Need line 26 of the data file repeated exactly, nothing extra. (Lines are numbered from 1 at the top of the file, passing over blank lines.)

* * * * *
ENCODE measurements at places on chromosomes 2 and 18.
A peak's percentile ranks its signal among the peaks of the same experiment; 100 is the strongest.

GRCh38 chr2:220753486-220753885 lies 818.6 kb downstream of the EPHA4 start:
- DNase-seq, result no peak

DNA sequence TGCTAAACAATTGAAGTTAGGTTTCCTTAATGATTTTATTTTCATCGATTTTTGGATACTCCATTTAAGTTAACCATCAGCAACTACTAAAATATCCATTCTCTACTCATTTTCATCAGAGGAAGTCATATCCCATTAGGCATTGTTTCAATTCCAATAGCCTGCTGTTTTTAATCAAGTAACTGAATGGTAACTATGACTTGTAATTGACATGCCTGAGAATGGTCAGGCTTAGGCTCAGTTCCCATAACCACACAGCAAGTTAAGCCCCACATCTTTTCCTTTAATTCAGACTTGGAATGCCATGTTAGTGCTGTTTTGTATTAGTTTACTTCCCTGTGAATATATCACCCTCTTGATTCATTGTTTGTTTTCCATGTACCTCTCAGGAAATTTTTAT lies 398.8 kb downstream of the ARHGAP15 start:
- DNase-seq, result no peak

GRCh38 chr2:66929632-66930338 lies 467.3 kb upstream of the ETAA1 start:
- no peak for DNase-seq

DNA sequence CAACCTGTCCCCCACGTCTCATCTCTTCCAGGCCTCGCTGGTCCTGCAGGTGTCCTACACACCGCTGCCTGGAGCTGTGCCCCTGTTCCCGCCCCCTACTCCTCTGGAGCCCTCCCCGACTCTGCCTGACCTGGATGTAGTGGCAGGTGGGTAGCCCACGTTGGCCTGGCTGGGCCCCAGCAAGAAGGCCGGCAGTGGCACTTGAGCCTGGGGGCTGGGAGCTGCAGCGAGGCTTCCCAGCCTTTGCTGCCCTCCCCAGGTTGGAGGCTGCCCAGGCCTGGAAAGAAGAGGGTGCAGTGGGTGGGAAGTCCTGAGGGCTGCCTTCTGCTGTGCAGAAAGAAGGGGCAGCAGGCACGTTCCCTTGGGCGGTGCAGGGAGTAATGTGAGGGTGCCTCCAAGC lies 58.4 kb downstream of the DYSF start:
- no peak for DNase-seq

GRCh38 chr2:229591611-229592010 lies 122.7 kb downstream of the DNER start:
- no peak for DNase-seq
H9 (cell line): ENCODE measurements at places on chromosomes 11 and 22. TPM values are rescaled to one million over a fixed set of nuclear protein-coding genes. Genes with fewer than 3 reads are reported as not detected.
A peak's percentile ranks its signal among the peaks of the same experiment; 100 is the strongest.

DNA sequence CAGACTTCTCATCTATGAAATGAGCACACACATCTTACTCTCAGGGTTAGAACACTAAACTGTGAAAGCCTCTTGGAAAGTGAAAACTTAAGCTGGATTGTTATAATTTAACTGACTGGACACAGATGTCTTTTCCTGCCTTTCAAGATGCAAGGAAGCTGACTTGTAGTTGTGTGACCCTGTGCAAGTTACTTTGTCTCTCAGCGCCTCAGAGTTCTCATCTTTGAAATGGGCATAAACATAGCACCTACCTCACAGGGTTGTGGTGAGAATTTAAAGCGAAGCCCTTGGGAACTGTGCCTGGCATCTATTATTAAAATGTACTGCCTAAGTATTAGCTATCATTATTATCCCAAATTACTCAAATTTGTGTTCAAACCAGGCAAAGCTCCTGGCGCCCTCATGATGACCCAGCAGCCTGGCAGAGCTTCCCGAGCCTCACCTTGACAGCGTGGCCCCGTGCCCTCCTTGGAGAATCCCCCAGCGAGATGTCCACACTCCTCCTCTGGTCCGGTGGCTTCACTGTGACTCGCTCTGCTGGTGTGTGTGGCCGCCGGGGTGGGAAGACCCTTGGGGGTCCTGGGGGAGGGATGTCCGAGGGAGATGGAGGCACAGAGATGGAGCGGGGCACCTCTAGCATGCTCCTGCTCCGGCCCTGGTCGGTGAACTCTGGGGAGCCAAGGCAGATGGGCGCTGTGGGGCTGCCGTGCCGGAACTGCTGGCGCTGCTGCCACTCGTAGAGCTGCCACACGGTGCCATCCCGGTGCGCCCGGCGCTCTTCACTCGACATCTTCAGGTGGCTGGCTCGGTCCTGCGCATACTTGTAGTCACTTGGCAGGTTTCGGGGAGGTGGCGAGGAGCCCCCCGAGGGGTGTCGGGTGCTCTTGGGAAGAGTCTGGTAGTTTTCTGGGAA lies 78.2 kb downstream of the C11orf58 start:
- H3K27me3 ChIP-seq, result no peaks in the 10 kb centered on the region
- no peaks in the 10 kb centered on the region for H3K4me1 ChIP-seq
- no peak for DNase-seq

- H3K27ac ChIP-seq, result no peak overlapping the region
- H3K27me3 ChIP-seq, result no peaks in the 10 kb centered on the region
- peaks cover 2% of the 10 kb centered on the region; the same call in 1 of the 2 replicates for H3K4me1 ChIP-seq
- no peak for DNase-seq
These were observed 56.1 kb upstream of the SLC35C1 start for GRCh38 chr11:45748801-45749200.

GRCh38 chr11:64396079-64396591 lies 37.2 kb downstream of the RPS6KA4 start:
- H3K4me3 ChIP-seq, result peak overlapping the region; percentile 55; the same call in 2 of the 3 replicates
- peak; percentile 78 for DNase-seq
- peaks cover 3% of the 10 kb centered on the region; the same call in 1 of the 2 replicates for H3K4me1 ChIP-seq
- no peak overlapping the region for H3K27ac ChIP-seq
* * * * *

- peak; percentile 78 for DNase-seq